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Plan Design Can Help Participants Get the Full Company Match

Advisers can help retirement plan sponsors design their plans and financial wellness programs to get participants to defer enough to receive the company's matching contribution.

By Rebecca Moore | August 04, 2017
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An analysis from Fidelity Investments shows more than one in five employees (21%) do not contribute enough to their 401(k) to take full advantage of their company’s matching contributions.

Meghan Murphy, director at Fidelity Investments in Boston, understands that people have a lot of competing financial priorities. She tells PLANSPONSOR, many young employees ask how to save for retirement and pay student loan debt; Generation X is paying for day care, their own student loan debt, and saving for their children’s college education; Baby Boomers are taking care of parents. “There’s a lot in people’s lives competing with retirement contributions,” she says.

Joleen Workman, AVP of retirement at Principal, based in Des Moines, Iowa, adds that for many, retirement can seem far away, and sometimes the immediate needs of today get prioritized over saving for tomorrow. “It really comes down to balance. It’s always important to pay yourself first, meaning make sure you set aside your savings before allocating your monthly budget elsewhere, instead of saving whatever’s left at the end of the month,” she says. “We know from our behavioral research that when we can automate big savings decisions, and supplement that plan design with education, people will save more.”

Retirement plans and company match contributions are big benefits employees value, so they should be encouraged to save at least enough to get the full match, according to Murphy. She revealed that Fidelity’s analysis found of the 21% not deferring enough to get the full match, roughly half are only one to two percentage points away. “That small bump could make a huge difference in their retirement savings,” she says.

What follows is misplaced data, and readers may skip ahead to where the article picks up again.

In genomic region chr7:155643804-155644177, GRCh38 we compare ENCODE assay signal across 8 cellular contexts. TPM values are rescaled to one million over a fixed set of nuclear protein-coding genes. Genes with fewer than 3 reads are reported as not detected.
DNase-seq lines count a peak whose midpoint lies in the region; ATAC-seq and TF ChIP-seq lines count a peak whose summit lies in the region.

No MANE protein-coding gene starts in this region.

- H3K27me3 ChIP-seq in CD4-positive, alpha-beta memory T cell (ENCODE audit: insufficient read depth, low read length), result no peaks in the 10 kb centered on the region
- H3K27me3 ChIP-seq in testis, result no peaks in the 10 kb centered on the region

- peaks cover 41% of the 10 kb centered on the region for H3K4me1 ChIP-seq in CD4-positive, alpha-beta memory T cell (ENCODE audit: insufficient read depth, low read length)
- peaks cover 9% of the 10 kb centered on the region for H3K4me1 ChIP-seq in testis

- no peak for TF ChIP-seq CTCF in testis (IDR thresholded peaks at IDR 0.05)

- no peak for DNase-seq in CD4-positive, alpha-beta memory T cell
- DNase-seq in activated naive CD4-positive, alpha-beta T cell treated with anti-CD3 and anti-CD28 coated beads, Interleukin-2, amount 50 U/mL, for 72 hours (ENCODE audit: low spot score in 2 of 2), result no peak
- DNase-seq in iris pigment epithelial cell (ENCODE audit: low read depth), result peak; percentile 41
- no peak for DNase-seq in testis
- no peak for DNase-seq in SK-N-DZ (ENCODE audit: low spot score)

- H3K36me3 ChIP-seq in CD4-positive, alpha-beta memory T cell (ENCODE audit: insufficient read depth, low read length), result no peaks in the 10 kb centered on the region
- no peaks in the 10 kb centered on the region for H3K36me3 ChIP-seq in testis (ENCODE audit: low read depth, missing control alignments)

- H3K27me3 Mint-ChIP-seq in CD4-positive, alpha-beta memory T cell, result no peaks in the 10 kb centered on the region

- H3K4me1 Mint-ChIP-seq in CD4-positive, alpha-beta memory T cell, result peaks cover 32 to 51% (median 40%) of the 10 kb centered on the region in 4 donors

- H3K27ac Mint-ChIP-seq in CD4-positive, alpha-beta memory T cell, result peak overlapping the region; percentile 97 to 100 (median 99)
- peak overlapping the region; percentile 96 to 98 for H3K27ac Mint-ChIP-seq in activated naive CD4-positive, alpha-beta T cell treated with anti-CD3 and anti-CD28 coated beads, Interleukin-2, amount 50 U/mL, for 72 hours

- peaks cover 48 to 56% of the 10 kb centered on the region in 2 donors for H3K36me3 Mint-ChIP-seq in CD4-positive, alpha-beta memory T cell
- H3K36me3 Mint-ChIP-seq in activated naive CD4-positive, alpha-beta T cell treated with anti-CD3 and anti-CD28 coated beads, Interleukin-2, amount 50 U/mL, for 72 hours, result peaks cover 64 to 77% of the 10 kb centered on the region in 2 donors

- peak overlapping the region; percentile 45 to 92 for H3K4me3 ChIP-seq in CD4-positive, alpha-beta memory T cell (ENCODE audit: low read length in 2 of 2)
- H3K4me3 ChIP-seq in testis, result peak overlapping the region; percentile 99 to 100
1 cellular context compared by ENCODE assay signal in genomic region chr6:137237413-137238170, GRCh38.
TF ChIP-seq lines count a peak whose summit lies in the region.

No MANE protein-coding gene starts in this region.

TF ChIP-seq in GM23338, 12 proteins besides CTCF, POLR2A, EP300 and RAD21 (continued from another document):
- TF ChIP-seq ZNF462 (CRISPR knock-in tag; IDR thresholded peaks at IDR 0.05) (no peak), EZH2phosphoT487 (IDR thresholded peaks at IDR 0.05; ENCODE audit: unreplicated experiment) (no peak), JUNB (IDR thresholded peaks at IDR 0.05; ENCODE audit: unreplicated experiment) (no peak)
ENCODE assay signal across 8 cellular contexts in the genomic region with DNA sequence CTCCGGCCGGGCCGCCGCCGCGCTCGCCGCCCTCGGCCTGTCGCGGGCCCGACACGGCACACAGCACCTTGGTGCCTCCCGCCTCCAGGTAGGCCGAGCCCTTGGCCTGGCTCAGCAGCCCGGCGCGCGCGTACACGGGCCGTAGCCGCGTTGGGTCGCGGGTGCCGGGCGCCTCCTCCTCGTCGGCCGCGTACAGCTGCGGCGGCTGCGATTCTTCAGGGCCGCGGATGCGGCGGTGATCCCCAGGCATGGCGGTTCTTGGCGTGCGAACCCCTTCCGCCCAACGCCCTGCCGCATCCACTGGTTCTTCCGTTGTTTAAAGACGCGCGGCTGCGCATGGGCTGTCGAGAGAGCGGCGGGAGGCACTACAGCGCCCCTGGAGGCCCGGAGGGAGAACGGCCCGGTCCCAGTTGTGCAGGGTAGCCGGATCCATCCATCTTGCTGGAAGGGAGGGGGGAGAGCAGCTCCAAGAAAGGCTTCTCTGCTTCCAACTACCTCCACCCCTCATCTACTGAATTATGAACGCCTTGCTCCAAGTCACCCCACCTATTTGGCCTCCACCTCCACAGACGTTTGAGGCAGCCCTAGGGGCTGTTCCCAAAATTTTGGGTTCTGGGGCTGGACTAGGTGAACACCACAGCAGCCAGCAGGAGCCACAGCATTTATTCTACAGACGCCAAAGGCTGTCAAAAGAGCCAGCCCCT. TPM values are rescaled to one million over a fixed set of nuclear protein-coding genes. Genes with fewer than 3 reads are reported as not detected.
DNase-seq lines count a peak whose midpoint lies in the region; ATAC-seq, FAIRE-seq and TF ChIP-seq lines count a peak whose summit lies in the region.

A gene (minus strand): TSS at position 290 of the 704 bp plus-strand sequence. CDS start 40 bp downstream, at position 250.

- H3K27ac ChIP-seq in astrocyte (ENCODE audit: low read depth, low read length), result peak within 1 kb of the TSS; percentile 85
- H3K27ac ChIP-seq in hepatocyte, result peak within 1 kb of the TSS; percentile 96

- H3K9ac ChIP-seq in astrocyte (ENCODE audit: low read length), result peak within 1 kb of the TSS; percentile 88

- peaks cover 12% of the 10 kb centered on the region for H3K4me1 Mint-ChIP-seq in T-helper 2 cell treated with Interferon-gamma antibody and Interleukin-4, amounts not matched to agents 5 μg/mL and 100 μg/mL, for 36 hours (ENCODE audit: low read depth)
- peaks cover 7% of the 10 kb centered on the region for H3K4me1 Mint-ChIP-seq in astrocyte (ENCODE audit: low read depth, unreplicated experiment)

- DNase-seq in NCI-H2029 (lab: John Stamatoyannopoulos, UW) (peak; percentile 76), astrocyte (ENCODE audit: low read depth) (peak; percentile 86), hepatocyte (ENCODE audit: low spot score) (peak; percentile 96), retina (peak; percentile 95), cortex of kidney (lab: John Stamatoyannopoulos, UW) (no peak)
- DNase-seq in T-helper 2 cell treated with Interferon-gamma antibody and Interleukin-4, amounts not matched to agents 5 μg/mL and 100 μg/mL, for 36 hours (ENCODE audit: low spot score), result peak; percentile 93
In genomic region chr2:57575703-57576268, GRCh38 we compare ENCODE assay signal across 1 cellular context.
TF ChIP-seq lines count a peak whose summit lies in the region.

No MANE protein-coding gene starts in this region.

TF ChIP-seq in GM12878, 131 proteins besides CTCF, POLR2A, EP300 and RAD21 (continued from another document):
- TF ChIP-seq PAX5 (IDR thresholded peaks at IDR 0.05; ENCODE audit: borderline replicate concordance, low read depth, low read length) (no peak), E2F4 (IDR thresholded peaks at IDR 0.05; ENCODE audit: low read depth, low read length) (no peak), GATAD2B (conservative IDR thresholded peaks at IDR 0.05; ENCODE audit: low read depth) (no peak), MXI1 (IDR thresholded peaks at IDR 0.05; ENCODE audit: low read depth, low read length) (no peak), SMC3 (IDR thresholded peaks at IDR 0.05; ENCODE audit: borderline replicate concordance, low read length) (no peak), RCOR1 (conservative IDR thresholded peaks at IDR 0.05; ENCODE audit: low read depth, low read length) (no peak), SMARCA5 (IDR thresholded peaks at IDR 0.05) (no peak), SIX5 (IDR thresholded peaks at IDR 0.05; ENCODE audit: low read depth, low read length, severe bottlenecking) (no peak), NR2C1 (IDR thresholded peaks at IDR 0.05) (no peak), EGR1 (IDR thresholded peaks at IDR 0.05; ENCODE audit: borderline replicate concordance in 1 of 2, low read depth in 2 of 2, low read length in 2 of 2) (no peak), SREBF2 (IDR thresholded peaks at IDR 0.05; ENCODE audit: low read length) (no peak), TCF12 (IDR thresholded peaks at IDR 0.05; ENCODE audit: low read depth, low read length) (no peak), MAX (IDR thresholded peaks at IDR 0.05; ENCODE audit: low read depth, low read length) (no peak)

There are things plan sponsors can do to help employees contribute enough to take advantage of the full employer match. Murphy notes that many new employees are automatically enrolled in their 401(k)s, but employers don’t always choose a default deferral percentage that will get employees the full match. She points out that the most common default deferral percent is 3%, but the most common match formula is 50% of the first 6% of salary deferred. Murphy would advise employees to make it their business to know how much is needed to get the full match, but plan sponsors could also raise their default deferral level.

“This is a trend that we see happening,” she says. “Forty-eight percent of plan sponsors still use 3%, but five years ago, 60% were. Now, 51% are defaulting at a deferral level higher than 3%.”

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